Army

October 25, 2013

Military Intelligence – this week in history

Tags:
Ruth Quinn, Staff Historian
USAICoE Command History Office

Soldier awarded Medal of Honor for ‘doing something big’

Pfc. Parker Dunn, member of the Military Intelligence Hall of Fame, was killed in action on Oct. 23, 1918, and was awarded a Medal of Honor for his courage under fire.

Oct. 23, 1918
“I want to do something big for my country.” Those were the words spoken by Parker Dunn as he boarded a train to Camp Dix, N.J., to serve in World War I. Dunn lost his mother at a young age and was raised by his aunt and uncle.

Dunn felt the call to serve his country when the United States entered into World War I in April 1917. He was rejected from enlistment three times due to his eyesight. Known for being tenacious, he refused to give up, and finally entered the Army in April 1918 as an infantryman.

Although he was assigned to Company A, 1st Battalion, 312th Infantry Regiment, 78th Infantry Division, Pvt. Dunn deployed to Europe as part of a newly formed intelligence section under 1st Battalion. He was with the 78th Infantry Division troops that attacked enemy forces near St. Mihiel, France, in September 1918. The offensive overran the German forces in just two days, forcing their retreat. As part of the intelligence section, Dunn gathered information and observations from the front lines for his battalion commander.

In October 1918, in the Argonne Forest of France, the 78th Infantry Division came under heavy German machine gun and artillery fire, forcing American troops to jump into a nearby river for cover. Dunn and the intelligence section were tasked to build a bridge in order to gain better access to the village.

In the stalemate that followed the Battle for Grand-Pré, the commander needed to get a message back to an infantry company that was in reserve, giving them the mission to exploit a weakness in the German defenses.

Pfc. Dunn courageously volunteered for the mission and was shot numerous times during his attempts to deliver the message. He tried repeatedly, but unsuccessfully, to complete his mission in spite of his wounds. Shortly after Dunn died, the reserve company did manage to ascend the hill and penetrate the enemy position.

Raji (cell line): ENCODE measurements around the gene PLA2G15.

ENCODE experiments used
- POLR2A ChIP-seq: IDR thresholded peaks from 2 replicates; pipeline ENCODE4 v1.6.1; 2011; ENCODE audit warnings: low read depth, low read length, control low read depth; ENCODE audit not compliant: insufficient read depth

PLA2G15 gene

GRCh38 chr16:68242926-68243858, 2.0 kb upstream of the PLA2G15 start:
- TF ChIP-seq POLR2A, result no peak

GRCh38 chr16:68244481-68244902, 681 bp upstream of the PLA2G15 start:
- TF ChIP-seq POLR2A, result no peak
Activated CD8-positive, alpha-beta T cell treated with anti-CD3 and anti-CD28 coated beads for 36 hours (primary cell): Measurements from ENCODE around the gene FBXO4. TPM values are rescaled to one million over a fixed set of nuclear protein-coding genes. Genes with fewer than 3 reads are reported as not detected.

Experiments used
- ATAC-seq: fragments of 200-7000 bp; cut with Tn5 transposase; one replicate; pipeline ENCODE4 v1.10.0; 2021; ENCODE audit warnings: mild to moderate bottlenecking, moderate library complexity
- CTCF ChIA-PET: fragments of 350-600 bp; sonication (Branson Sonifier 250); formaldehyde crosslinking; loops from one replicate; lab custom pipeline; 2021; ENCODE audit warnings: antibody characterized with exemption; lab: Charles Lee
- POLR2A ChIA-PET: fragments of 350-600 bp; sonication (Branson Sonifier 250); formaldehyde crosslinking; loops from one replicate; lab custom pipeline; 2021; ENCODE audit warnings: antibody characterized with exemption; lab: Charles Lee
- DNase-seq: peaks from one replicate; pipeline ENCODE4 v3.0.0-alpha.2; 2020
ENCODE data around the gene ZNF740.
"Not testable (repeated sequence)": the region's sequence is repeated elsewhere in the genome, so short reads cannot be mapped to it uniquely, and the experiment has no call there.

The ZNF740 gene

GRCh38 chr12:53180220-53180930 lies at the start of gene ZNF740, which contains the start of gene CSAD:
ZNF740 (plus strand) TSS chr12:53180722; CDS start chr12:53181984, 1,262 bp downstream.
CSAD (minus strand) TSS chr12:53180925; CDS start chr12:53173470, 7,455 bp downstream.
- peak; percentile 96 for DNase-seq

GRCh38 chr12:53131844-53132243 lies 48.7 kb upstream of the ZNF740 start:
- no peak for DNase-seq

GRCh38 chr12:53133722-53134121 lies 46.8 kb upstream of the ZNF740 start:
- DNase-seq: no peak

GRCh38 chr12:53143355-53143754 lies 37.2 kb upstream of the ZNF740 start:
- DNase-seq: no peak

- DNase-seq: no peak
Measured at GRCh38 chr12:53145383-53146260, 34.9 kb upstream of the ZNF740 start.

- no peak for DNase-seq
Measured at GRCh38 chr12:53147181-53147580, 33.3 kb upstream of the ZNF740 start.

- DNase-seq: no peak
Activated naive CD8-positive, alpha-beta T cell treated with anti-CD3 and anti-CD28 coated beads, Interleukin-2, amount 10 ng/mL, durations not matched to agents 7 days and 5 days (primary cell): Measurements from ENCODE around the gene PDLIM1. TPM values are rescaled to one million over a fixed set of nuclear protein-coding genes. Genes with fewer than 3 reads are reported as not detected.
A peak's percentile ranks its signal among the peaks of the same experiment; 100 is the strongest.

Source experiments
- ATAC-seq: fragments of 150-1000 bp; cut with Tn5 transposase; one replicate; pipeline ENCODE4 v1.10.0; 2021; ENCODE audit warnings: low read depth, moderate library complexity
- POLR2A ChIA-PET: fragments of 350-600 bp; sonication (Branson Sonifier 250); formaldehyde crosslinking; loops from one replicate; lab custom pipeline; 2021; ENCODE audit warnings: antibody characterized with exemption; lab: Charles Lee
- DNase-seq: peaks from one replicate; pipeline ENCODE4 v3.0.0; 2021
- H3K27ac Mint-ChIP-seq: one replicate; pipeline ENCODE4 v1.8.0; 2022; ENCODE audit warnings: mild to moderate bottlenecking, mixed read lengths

The capture of Talma Hill facilitated an American advance on Nov. 1, 1918, which contributed to the final successful push by the 78th Infantry Division.

Dunn received the Medal of Honor posthumously in 1922. The citation reads: “When his battalion commander found it necessary to send a message to a company in the attacking line and hesitated to order a runner to make the trip because of the extreme danger involved, Private First Class Dunn, a member of the intelligence section, volunteered for the mission. After advancing but a short distance across a field swept by artillery and machinegun fire, he was wounded, but continued on and fell wounded a second time. Still undaunted, he persistently attempted to carry out his mission until he was killed by a machinegun bullet before reaching the advance line.”

Dunn’s father accepted the award on his son’s behalf. In 2012, Dunn was inducted into the Military Intelligence Hall of Fame, and the chief of the MI Corps dedicated a barracks on Fort Huachuca in his honor.




All of this week's top headlines to your email every Friday.


 
 

 
Natalie Lakosil

Change of responsibility brings new MI Corps chief warrant officer

Natalie Lakosil From left, Command Sgt. Maj. Jeffery Fairley, U.S. Army Intelligence Center of Excellence; outgoing Chief Warrant Officer of the Military Intelligence Corps, Joe Okabayashi, chief warrant officer 5; Maj. Gen. Ro...
 
 
Natalie Lakosil

TRADOC Army Reserve Instructor of Year awarded at Fort Huachuca

Natalie Lakosil From left, Brig, Gen. Jason Walrath, 100th Division, and Maj. Gen. A.C. Roper, commanding general of the 80th Training Command, pose for a photograph with U.S. Army Training and Doctrine Command Army Reserves In...
 
 
Transition-Assistance-Program

Soldier Life Cycle — three phases help with transition

Transitioning from the military takes time, and unfortunately most Service members run out of time by the end of their career. The Department of the Army established the Solider Life Cycle, SLC, to help. The three phases of the...
 

 
Stephanie Caffall

B Troop hosts ribbon-cutting ceremony for new barn

Stephanie Caffall From left, in background, Capt. Joshua Hengst, commander of B Troop, 4th U.S. Cavalry (Memorial), and Pete Criscuolo, first sergeant for B-Troop, stand while Sgt. John Payne of B Troop brings his horse into th...
 
 

Survey shows decline in military sexual assaults

WASHINGTON — An independent survey confirms the prevalence of sexual assault in the military has dropped, Defense Department officials recently said. Statistics in the 2014 RAND Military Workplace Study show the percentage of active-duty women who experienced unwanted sexual contact during the past year declined from 6.1 percent in 2012 to an estimated 4.3 percent...
 
 
U.S. Air Force photo

Military Intelligence – Moment in MI history

Army Intelligence showcases Medal of Honor recipients U.S. Air Force photo Retired Master Sgt. Roy Benavidez receives his Medal of Honor in 1981 for actions in Vietnam in 1968. The Medal of Honor, the highest award for valor in...
 




0 Comments


Be the first to comment!


Leave a Reply

Your email address will not be published. Required fields are marked *

You may use these HTML tags and attributes: <a href="" title=""> <abbr title=""> <acronym title=""> <b> <blockquote cite=""> <cite> <code> <del datetime=""> <em> <i> <q cite=""> <strike> <strong>


Directory powered by Business Directory Plugin